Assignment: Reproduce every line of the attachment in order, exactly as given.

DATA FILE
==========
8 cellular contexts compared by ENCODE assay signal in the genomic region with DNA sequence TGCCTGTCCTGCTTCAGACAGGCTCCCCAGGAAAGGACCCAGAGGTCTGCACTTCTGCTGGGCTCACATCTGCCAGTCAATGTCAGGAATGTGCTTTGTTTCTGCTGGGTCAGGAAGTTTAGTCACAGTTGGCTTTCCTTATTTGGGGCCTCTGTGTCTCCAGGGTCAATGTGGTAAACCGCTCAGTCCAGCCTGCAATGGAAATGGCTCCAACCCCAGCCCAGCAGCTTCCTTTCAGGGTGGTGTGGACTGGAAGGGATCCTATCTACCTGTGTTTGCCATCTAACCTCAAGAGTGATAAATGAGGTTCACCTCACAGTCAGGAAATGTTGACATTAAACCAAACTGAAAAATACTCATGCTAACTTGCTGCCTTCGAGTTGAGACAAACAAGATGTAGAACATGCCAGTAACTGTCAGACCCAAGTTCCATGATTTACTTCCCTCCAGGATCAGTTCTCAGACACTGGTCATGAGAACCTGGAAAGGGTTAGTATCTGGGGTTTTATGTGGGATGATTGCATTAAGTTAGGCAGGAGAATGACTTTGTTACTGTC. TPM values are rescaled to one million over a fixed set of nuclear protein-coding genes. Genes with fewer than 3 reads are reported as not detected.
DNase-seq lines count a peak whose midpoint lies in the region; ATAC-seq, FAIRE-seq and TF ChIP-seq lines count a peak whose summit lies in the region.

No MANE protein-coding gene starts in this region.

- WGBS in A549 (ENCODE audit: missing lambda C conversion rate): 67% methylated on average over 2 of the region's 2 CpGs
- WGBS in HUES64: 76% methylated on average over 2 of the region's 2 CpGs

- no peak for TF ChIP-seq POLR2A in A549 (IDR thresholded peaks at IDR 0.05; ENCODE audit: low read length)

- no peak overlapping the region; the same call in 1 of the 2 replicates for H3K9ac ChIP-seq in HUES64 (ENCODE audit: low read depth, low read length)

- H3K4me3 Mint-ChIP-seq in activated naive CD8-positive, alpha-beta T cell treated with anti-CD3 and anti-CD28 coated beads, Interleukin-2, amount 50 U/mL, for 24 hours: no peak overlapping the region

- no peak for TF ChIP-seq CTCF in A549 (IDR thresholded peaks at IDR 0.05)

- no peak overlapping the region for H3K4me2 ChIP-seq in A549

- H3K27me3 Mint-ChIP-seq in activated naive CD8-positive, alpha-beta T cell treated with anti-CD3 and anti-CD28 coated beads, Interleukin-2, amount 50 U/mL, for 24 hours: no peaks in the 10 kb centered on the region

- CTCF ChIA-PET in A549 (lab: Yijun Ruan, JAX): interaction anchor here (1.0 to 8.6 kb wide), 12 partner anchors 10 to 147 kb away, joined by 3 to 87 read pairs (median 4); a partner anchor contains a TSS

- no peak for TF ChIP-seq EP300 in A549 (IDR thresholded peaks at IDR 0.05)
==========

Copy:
8 cellular contexts compared by ENCODE assay signal in the genomic region with DNA sequence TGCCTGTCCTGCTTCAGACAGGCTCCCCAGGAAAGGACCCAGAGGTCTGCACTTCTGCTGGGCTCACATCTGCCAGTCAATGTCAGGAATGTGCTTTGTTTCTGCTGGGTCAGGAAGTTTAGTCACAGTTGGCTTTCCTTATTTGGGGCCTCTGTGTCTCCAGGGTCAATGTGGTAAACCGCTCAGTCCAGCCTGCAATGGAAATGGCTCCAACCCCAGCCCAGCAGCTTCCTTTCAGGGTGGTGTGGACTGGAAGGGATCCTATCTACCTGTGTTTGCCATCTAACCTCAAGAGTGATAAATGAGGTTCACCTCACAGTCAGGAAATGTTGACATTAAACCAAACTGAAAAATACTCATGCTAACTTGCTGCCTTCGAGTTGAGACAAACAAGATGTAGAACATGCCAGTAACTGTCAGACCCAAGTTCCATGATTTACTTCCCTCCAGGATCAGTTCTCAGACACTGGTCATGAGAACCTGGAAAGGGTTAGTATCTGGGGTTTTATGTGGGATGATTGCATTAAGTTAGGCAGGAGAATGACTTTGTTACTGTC. TPM values are rescaled to one million over a fixed set of nuclear protein-coding genes. Genes with fewer than 3 reads are reported as not detected.
DNase-seq lines count a peak whose midpoint lies in the region; ATAC-seq, FAIRE-seq and TF ChIP-seq lines count a peak whose summit lies in the region.

No MANE protein-coding gene starts in this region.

- WGBS in A549 (ENCODE audit: missing lambda C conversion rate): 67% methylated on average over 2 of the region's 2 CpGs
- WGBS in HUES64: 76% methylated on average over 2 of the region's 2 CpGs

- no peak for TF ChIP-seq POLR2A in A549 (IDR thresholded peaks at IDR 0.05; ENCODE audit: low read length)

- no peak overlapping the region; the same call in 1 of the 2 replicates for H3K9ac ChIP-seq in HUES64 (ENCODE audit: low read depth, low read length)

- H3K4me3 Mint-ChIP-seq in activated naive CD8-positive, alpha-beta T cell treated with anti-CD3 and anti-CD28 coated beads, Interleukin-2, amount 50 U/mL, for 24 hours: no peak overlapping the region

- no peak for TF ChIP-seq CTCF in A549 (IDR thresholded peaks at IDR 0.05)

- no peak overlapping the region for H3K4me2 ChIP-seq in A549

- H3K27me3 Mint-ChIP-seq in activated naive CD8-positive, alpha-beta T cell treated with anti-CD3 and anti-CD28 coated beads, Interleukin-2, amount 50 U/mL, for 24 hours: no peaks in the 10 kb centered on the region

- CTCF ChIA-PET in A549 (lab: Yijun Ruan, JAX): interaction anchor here (1.0 to 8.6 kb wide), 12 partner anchors 10 to 147 kb away, joined by 3 to 87 read pairs (median 4); a partner anchor contains a TSS

- no peak for TF ChIP-seq EP300 in A549 (IDR thresholded peaks at IDR 0.05)